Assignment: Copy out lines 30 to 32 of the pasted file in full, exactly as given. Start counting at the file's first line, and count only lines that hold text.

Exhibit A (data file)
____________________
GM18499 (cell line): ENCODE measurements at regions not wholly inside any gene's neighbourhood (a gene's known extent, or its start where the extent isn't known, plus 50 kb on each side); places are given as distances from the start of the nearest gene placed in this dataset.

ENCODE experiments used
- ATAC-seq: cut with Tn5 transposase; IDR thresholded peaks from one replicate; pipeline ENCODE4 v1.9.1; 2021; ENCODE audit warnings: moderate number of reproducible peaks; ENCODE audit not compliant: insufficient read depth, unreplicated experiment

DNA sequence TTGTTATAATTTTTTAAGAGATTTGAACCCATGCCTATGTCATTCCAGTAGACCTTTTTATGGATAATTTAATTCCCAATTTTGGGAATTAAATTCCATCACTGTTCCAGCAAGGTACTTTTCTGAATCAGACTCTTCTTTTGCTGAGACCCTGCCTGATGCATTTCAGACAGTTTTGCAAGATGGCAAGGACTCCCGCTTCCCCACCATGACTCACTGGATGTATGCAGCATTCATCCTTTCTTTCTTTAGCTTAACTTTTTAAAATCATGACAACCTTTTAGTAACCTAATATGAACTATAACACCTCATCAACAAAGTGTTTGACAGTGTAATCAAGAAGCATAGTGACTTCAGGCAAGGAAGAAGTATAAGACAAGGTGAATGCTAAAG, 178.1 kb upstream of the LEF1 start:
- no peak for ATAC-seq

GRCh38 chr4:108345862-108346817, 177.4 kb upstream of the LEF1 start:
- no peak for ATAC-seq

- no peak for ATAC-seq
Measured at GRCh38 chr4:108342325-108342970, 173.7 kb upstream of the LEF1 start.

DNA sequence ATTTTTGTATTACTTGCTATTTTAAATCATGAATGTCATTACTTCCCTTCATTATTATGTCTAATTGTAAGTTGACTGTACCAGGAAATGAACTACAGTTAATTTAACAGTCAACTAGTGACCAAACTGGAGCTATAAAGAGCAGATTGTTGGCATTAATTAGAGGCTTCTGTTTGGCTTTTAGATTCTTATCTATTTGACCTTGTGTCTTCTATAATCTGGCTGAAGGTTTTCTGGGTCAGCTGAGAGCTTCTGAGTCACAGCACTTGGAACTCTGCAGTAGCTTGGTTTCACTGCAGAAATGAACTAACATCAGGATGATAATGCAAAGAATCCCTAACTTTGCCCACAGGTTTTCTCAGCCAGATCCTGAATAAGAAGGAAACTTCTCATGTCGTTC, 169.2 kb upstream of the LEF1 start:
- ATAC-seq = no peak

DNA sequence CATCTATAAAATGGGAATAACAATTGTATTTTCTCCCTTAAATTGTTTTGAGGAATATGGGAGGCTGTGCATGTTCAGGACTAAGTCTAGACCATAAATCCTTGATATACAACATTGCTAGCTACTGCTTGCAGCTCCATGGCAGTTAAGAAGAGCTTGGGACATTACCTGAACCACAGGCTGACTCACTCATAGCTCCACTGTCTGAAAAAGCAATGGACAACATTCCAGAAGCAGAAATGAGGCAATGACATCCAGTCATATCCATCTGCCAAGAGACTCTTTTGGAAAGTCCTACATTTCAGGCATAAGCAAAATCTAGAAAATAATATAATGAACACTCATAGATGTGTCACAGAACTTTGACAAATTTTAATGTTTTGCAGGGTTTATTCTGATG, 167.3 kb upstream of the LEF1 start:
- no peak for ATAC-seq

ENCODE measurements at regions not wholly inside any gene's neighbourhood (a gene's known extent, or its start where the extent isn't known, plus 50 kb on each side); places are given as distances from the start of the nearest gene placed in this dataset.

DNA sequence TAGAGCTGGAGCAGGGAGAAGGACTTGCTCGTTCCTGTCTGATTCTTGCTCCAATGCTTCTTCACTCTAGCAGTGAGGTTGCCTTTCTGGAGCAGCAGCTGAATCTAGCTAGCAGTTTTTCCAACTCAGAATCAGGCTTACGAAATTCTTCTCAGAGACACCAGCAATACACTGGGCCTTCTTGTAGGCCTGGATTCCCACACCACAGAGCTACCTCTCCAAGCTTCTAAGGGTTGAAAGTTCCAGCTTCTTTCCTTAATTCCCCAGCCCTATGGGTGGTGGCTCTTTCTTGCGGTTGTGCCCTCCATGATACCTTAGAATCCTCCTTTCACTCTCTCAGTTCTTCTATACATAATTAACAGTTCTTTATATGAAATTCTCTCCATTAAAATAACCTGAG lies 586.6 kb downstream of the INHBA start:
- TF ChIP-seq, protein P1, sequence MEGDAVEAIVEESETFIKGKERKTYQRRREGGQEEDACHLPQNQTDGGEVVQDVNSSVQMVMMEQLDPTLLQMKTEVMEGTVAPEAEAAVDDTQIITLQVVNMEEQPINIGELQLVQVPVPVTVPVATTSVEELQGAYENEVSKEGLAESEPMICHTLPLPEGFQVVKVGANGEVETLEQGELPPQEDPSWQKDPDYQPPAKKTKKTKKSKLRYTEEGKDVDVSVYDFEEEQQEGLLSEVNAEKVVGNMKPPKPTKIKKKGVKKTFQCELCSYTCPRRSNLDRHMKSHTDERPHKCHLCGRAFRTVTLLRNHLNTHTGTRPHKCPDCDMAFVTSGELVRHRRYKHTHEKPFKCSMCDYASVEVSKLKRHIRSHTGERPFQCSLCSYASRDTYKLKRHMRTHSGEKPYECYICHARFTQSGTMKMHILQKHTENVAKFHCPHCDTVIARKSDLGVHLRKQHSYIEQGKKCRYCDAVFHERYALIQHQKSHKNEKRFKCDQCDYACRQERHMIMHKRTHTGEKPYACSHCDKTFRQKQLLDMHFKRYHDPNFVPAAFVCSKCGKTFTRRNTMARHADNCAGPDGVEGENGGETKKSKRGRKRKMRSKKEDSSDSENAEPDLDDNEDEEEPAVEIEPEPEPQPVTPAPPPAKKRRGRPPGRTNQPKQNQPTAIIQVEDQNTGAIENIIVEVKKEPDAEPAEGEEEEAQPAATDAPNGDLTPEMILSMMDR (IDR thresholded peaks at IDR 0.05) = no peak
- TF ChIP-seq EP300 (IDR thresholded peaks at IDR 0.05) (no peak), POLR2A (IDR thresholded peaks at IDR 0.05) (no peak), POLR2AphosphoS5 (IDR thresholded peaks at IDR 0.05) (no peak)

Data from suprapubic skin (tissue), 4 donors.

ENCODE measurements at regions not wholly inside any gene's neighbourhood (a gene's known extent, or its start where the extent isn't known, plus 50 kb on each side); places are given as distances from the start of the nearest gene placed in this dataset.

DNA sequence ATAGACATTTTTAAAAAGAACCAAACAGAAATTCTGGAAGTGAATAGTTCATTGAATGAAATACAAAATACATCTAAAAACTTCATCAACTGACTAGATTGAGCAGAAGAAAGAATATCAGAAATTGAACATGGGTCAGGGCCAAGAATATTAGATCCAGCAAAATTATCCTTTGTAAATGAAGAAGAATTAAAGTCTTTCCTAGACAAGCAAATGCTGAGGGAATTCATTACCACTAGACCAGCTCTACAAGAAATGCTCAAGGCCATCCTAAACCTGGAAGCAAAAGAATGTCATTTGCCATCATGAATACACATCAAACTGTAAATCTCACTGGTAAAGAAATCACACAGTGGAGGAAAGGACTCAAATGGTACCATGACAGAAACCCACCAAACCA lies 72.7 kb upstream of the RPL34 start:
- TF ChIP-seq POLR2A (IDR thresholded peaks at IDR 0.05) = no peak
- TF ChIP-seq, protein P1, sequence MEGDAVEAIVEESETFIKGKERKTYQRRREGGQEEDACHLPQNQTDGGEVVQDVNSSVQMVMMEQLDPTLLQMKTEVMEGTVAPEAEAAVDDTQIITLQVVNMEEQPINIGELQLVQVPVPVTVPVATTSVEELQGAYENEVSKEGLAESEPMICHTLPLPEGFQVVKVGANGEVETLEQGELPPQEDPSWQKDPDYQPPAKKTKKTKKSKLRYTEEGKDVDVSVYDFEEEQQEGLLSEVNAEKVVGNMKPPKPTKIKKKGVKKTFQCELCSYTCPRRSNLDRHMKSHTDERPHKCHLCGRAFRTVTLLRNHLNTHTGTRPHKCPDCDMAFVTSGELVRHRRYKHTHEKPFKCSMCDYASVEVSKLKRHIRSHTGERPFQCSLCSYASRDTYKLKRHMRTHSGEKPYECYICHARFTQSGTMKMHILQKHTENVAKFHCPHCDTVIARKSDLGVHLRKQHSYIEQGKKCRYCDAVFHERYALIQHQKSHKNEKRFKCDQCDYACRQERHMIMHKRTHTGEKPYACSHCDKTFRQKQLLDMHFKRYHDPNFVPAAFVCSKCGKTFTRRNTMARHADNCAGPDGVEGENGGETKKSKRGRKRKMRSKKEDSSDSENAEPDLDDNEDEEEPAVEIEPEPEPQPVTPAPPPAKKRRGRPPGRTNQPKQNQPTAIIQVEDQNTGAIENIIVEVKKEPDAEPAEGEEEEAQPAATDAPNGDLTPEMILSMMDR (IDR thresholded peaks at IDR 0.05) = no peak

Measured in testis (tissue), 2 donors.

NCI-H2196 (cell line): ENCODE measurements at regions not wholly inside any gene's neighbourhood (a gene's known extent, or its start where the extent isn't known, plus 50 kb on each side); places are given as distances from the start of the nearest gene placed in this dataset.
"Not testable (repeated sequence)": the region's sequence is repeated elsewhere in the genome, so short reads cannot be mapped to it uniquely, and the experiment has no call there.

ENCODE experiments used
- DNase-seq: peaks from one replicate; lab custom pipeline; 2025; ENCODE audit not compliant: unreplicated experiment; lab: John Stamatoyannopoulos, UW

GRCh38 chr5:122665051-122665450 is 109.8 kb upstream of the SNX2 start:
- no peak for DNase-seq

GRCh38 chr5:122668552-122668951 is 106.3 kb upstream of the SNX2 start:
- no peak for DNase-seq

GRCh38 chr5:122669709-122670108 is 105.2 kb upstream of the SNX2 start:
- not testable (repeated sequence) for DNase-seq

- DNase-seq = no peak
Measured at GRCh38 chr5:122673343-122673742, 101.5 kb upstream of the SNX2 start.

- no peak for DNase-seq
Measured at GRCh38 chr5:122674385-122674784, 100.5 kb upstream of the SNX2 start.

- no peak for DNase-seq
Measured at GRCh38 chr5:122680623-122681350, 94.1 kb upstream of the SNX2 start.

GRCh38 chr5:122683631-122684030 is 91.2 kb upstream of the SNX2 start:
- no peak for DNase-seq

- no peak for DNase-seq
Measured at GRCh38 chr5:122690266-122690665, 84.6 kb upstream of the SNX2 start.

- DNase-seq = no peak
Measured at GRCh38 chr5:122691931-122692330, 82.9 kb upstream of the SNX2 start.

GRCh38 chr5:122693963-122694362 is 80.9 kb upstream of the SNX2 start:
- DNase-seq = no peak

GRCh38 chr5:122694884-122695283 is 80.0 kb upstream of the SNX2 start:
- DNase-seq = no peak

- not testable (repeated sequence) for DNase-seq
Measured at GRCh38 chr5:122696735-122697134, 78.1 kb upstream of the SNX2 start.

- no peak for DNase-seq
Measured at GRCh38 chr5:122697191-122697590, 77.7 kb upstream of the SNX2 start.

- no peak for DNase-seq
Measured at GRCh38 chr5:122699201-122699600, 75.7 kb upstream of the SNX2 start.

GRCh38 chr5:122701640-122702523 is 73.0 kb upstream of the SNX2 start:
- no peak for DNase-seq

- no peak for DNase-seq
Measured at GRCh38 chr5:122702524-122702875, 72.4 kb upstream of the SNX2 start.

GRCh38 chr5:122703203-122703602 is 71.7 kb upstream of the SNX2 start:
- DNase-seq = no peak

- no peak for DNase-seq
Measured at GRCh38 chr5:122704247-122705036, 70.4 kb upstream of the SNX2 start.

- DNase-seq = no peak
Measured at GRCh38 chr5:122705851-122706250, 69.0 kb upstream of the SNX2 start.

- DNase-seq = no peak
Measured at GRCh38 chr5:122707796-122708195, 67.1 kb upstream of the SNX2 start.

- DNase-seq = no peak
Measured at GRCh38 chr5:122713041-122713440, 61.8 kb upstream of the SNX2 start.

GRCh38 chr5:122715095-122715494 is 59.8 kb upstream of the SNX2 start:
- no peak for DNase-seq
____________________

GRCh38 chr5:122668552-122668951 is 106.3 kb upstream of the SNX2 start:
- no peak for DNase-seq

GRCh38 chr5:122669709-122670108 is 105.2 kb upstream of the SNX2 start: